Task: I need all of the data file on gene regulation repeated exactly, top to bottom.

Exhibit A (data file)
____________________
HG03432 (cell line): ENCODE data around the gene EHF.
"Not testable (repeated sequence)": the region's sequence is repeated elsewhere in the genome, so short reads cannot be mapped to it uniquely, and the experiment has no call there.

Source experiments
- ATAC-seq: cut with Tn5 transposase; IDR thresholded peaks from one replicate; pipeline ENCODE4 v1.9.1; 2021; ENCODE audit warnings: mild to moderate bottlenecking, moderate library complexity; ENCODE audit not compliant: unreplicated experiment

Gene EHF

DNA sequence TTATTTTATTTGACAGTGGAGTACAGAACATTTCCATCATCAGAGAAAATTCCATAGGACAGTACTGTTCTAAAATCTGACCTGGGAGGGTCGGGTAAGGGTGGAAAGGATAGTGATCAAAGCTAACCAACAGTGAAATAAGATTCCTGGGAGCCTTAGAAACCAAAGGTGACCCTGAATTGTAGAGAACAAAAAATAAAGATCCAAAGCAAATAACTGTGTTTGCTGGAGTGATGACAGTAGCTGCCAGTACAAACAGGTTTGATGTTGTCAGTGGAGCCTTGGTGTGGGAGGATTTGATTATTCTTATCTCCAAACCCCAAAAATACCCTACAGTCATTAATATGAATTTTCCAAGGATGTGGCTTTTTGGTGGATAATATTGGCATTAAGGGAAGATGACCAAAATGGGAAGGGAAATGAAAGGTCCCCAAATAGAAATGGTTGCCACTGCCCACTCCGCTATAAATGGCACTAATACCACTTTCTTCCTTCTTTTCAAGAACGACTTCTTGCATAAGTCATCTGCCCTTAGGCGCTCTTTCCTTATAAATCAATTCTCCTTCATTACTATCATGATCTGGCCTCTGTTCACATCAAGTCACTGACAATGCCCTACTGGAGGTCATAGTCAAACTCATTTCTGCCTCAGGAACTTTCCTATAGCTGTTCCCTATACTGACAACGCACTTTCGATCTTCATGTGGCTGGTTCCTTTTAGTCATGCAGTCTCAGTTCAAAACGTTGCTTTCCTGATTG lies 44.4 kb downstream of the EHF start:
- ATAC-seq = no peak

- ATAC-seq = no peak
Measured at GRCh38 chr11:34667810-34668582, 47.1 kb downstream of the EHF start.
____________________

HG03432 (cell line): ENCODE data around the gene EHF.
"Not testable (repeated sequence)": the region's sequence is repeated elsewhere in the genome, so short reads cannot be mapped to it uniquely, and the experiment has no call there.

Source experiments
- ATAC-seq: cut with Tn5 transposase; IDR thresholded peaks from one replicate; pipeline ENCODE4 v1.9.1; 2021; ENCODE audit warnings: mild to moderate bottlenecking, moderate library complexity; ENCODE audit not compliant: unreplicated experiment

Gene EHF

DNA sequence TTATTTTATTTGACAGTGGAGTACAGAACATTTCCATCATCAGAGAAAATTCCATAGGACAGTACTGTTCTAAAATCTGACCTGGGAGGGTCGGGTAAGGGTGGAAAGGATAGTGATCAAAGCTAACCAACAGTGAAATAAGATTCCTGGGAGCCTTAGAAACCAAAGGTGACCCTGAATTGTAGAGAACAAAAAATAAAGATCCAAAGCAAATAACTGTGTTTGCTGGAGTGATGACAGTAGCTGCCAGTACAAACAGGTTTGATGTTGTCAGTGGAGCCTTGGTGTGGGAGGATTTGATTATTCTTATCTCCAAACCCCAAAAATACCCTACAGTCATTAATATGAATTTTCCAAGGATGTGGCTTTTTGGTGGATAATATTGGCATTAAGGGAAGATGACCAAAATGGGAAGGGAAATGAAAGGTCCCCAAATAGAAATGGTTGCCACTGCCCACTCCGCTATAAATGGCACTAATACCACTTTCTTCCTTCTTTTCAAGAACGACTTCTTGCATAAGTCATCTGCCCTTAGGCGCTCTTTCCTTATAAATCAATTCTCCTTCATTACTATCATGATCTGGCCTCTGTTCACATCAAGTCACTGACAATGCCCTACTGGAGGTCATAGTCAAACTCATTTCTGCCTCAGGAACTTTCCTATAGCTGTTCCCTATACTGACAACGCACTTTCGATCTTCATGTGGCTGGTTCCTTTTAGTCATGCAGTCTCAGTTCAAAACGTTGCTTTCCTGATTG lies 44.4 kb downstream of the EHF start:
- ATAC-seq = no peak

- ATAC-seq = no peak
Measured at GRCh38 chr11:34667810-34668582, 47.1 kb downstream of the EHF start.